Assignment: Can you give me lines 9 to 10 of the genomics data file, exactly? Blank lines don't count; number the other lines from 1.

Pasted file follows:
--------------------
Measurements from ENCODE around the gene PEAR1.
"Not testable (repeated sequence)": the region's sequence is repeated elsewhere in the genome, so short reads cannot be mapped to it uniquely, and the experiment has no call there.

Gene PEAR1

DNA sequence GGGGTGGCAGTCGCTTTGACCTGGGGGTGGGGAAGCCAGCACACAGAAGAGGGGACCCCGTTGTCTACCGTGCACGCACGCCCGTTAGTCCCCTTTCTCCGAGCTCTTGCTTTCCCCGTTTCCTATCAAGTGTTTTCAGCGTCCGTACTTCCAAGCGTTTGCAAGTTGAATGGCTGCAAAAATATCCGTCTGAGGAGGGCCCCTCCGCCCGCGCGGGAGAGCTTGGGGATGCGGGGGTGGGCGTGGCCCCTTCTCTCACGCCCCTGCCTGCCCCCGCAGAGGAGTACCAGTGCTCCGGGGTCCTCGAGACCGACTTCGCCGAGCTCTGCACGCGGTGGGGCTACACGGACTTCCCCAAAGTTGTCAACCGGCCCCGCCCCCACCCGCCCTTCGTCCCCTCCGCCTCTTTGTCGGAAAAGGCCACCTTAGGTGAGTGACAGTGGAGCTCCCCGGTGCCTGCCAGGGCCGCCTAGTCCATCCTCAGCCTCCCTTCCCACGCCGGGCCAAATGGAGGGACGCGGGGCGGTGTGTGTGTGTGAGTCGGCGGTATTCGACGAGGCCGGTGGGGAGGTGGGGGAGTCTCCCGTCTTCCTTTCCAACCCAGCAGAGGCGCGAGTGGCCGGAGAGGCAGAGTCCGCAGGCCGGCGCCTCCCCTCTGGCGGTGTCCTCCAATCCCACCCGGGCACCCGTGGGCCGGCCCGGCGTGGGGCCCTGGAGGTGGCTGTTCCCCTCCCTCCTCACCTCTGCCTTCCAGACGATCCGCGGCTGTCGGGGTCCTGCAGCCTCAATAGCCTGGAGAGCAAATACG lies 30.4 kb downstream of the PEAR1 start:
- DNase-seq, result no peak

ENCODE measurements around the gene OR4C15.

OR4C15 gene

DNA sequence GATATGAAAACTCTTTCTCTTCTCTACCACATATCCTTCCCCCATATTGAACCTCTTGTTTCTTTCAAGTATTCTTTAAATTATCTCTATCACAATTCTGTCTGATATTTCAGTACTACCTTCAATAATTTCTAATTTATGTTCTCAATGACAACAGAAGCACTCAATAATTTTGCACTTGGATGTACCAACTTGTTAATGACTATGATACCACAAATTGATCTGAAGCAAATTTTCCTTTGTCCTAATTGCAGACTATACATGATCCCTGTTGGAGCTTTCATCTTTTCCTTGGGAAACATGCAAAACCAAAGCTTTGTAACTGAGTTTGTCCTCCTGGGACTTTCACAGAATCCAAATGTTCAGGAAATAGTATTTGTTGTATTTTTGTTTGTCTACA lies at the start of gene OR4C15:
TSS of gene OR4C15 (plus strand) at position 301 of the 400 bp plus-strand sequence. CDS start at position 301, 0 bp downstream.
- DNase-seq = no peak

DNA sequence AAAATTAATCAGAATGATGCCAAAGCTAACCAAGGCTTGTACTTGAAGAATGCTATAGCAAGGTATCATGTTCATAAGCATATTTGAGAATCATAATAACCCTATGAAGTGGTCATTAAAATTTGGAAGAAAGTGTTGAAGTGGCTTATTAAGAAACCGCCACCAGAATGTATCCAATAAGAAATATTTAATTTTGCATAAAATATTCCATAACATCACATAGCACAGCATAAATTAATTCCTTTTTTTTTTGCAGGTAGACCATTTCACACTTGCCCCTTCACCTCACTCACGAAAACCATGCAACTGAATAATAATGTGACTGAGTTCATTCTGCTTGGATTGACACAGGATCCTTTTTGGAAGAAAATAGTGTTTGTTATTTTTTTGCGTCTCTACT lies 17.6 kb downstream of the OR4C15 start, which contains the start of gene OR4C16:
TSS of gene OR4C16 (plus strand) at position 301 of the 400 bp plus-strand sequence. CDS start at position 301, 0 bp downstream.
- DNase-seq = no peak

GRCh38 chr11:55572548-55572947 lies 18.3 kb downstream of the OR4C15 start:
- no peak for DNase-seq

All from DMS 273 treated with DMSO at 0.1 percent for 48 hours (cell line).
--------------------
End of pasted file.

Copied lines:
TSS of gene OR4C15 (plus strand) at position 301 of the 400 bp plus-strand sequence. CDS start at position 301, 0 bp downstream.
- DNase-seq = no peak